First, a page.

Gabe Goodman ’15, supported by Samson Klitsner ’15 and University of Massachusetts’ Jon Young on bass and drums, respectively, opened the festival with a “Unnatural,” an unreleased original composition, attracting countless spectators to Chapels Field who bounced to the summer pop and noshed on the delicious food provided.  Unlike in the past, Student Events managed to secure several hot food trucks as well as a 21+ Beer Garden that provided a brand new dynamic to the festival.  Despite such distractions, the singer/songwriter was able to absolutely pack the area around the stage as early as 2:30 p.m. due to both domination of the competition for the opening spot, his sheer talent and his major presence on campus. Goodman, who performed several of his live staples, such as “Bent Fiction” and “Midnight Sour” as well as several new songs, was ecstatic about the concert.  “It was an incredible opportunity and probably one of the most memorable days of my life,” he exclaimed. And it was evident the other two members of Goodman’s band shared their frontman’s enthusiasm. Klitsner and Young were at the top of their form, bringing a new level of liveliness to the sophomore’s indie numbers.

Following Goodman was Philadelphia DJ/Producer 5 & A Dime, known for his incorporation of electronic dance music into a Top 40 sound. The artist is currently touring with SpringFest headliner Kendrick Lamar and DJ Steve Aoki as part of the #Bassmob Spring Tour, which includes mostly East Coast universities. Unlike many DJs, Dime actually left his safe haven of sorts behind the turntable and interacted with the audience—the DJ’s club-bred electronic music received a much more dramatic, dance-filled response from the audience than the next act.

By the time, Dale Earnhart Jr. Jr., took the stage, a moderately sized group of people occupied Chapels Field. The weather couldn’t have been better and everyone was already having a great time, which made the group’s job fairly easy. Detroit’s indie outfit Dale Earnhart Jr. Jr, whose attendance in the festival was only announced several days prior to their performance, played an energetic set characteristic of their live performances. The band’s Jewish member, Joshua Epstein, drew solidarity from the many Jewish members of the audience with a shout-out and an off-color quip about Jewish girls, which elicited many laughs.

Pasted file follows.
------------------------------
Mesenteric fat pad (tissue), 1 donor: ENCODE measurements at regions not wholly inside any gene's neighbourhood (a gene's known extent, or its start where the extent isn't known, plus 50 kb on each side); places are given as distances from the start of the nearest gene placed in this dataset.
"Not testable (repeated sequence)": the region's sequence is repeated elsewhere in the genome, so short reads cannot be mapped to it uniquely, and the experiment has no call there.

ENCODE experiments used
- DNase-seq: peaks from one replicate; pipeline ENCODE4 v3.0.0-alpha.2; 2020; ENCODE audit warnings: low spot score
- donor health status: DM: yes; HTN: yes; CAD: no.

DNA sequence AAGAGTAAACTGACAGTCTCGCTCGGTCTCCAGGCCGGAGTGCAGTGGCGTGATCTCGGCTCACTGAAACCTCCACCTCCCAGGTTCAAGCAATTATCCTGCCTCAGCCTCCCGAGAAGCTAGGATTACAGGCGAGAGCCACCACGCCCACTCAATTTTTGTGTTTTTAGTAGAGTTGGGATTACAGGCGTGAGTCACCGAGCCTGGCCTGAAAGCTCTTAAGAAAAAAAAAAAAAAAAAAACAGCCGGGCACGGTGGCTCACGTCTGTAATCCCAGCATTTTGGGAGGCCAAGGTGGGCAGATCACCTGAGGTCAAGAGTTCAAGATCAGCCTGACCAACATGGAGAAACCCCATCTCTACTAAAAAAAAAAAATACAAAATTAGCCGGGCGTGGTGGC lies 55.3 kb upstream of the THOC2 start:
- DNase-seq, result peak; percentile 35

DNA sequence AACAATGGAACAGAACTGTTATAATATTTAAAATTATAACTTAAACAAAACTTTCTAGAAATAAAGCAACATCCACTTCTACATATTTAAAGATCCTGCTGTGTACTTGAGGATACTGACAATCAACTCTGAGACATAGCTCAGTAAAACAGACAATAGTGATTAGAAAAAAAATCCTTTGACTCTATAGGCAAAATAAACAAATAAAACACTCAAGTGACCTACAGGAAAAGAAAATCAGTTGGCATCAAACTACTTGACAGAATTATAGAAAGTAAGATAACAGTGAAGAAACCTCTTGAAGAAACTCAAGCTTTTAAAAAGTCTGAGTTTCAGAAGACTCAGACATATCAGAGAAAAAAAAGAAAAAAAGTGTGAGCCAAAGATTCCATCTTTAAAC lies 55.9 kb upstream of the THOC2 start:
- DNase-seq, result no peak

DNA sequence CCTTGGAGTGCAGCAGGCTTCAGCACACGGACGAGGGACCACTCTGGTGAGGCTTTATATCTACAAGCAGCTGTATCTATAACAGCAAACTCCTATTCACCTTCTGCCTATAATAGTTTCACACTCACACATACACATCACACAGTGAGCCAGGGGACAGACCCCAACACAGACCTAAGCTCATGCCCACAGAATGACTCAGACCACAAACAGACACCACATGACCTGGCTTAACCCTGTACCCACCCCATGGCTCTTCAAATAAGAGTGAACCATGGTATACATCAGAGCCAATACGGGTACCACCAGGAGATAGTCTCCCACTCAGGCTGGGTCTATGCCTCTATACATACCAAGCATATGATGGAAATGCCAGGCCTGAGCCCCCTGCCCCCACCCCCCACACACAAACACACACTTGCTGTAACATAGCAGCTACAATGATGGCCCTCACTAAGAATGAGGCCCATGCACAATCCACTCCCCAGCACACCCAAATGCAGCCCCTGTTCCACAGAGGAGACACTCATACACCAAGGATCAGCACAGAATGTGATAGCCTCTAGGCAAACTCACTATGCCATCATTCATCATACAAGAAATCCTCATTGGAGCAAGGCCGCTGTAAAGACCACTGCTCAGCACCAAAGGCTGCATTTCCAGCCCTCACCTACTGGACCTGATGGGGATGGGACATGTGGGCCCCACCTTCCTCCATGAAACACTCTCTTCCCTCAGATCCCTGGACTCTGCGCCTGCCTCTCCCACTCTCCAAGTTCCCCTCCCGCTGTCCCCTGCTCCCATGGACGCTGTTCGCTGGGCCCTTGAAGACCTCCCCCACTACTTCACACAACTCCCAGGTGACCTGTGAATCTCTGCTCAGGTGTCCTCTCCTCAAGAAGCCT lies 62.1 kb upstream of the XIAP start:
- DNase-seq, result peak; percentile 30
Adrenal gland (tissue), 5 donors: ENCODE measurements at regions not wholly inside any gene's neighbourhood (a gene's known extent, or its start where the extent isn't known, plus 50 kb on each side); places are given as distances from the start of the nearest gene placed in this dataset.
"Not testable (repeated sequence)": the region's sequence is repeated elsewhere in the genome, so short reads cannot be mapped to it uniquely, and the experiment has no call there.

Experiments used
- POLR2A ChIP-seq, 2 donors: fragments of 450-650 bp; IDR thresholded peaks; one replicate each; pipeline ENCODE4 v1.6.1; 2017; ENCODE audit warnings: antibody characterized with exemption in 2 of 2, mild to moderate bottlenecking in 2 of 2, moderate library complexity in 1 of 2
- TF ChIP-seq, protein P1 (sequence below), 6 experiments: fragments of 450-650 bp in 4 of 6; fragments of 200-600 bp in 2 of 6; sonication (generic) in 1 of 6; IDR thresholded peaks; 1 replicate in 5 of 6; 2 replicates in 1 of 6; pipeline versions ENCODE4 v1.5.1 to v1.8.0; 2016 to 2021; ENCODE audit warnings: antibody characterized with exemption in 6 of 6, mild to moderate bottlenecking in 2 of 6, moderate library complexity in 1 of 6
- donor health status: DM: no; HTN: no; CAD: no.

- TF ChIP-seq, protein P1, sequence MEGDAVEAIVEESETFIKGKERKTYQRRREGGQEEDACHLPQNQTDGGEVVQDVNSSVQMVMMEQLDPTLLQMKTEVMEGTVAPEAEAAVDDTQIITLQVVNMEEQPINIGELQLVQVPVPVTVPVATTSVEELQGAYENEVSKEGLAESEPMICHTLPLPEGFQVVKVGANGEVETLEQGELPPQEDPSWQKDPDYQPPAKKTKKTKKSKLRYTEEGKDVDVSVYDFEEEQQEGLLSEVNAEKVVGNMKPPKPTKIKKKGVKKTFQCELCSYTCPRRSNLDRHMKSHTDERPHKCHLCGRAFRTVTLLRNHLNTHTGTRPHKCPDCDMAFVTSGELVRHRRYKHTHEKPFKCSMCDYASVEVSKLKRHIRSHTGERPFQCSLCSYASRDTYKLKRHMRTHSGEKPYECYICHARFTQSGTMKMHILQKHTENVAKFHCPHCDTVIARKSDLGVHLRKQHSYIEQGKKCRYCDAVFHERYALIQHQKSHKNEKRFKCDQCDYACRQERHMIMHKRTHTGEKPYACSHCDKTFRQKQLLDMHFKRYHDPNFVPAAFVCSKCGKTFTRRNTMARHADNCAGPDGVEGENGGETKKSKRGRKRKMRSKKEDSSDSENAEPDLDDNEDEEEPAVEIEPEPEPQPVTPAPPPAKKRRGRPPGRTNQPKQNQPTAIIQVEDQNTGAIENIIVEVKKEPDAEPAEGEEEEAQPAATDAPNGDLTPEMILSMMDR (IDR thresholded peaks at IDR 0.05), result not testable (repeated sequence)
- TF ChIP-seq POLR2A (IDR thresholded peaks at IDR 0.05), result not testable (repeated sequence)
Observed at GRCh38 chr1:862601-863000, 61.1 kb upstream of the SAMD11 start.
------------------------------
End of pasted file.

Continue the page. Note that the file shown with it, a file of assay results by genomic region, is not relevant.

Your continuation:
The relatively unknown duo quickly grabbed the attention of the crowd and kept it throughout the duration of their brief set, which included songs from all three of the band’s EPs, its only album to date, and several singles. The duo managed to blend analogue instruments with electronic components and captivating harmonized vocals, delivered with high energy that solidified their presence onstage.

Since their music isn’t exactly what one might consider dance music, there was a small but enthusiastic dance section in the crowd. The lack of studio effects was evident in their live performance, and their performance was not as flawless as on their recorded work. At this point in their career, they seem to be following the current trend in pop music of combining instrumental and electronic elements. That being said, many concert-goers expressed that they were in fact pleasantly surprised by the smaller band’s talent and presence.

As the evening crept up on Chapels Field, Compton-native Kendrick Lamar, donning a Brandeis sweatshirt, resurrected the classic West Coast hip-hop feel that Tupak Shakur made so popular in the 1990s. Lamar’s on-stage sound is rawer and less produced than his studio work. Motoring through tracks from his breakthrough release Section .80 and the most recent and sensational Good Kid M.A.A.D City the unlikely superstar boasted intense talent on Sunday evening.

It was extremely evident that Lamar was indeed the headliner and artist about whom every single member of the massive audience that almost completely packed the field was most thrilled. The rapper commanded the crowd with the prowess of a weathered star. Some of the most stirring moments of his set included his dramatic cover of A$AP Rocky’s smash hit, “F***king Problems,” “Bitch, Don’t Kill My Vibe” from Good Kid and “A.D.H.D.” and “Hiiipower” from Section .80.  However, the absolute best instant of the entire 2013 SpringFest was, by far, Lamar’s rendition of Good Kid’s “Swimming Pools (Drank),” which had the entire audience singing every single lyric along with him.

Many have compared Kendrick Lamar to California hip-hop moguls such as Snoop Dogg and even Dr. Dre, and this parallel is certainly somewhat accurate. Like the boss dogg, Kendrick marched across the stage, interacting with the audience between and during nearly every song, accommodating for the absence of a live band that often significantly improves rap concerts. Despite the rapper’s somewhat short set, while he was physically performing, Lamar treated the audience like the royalty he is and should be recognized as a dominant force in the hip-hop world.

Over the course of every school year, Brandeis’ student body raves about previous SpringFests, anticipating how the next celebration will compare. It is safe to say that this year’s concert will be recorded in everyone’s memory as one of the best to date. Ethan Stein, ’15 who snagged a private, post-show picture with Lamar, summarizes, declaring, “Student Events [has] outdone [itself] once again. SpringFest was a blast, filled with fun and great entertainment. Despite the crunch time for work, students came together to enjoy a great day, with great music, and friends and fantastic weather.”  Does it get any better than that?